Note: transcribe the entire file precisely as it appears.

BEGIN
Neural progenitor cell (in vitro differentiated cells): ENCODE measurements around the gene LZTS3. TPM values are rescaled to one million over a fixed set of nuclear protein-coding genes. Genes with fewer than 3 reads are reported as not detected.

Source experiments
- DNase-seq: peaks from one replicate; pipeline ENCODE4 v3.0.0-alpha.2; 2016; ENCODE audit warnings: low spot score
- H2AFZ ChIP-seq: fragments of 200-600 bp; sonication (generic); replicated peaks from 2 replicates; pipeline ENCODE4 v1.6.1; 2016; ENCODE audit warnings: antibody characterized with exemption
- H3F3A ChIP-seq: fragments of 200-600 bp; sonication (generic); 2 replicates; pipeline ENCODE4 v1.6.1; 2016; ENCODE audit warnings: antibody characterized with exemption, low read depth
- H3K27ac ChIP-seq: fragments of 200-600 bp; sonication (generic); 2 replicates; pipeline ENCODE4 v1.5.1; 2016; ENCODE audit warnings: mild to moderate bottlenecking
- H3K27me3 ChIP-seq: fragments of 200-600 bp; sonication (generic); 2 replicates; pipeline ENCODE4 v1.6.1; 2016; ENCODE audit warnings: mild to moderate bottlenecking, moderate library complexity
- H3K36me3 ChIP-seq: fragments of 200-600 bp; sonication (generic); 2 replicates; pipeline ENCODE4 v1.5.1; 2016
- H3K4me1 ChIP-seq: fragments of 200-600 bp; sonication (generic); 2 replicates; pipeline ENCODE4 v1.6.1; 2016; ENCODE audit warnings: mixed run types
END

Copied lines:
Neural progenitor cell (in vitro differentiated cells): ENCODE measurements around the gene LZTS3. TPM values are rescaled to one million over a fixed set of nuclear protein-coding genes. Genes with fewer than 3 reads are reported as not detected.

Source experiments
- DNase-seq: peaks from one replicate; pipeline ENCODE4 v3.0.0-alpha.2; 2016; ENCODE audit warnings: low spot score
- H2AFZ ChIP-seq: fragments of 200-600 bp; sonication (generic); replicated peaks from 2 replicates; pipeline ENCODE4 v1.6.1; 2016; ENCODE audit warnings: antibody characterized with exemption
- H3F3A ChIP-seq: fragments of 200-600 bp; sonication (generic); 2 replicates; pipeline ENCODE4 v1.6.1; 2016; ENCODE audit warnings: antibody characterized with exemption, low read depth
- H3K27ac ChIP-seq: fragments of 200-600 bp; sonication (generic); 2 replicates; pipeline ENCODE4 v1.5.1; 2016; ENCODE audit warnings: mild to moderate bottlenecking
- H3K27me3 ChIP-seq: fragments of 200-600 bp; sonication (generic); 2 replicates; pipeline ENCODE4 v1.6.1; 2016; ENCODE audit warnings: mild to moderate bottlenecking, moderate library complexity
- H3K36me3 ChIP-seq: fragments of 200-600 bp; sonication (generic); 2 replicates; pipeline ENCODE4 v1.5.1; 2016
- H3K4me1 ChIP-seq: fragments of 200-600 bp; sonication (generic); 2 replicates; pipeline ENCODE4 v1.6.1; 2016; ENCODE audit warnings: mixed run types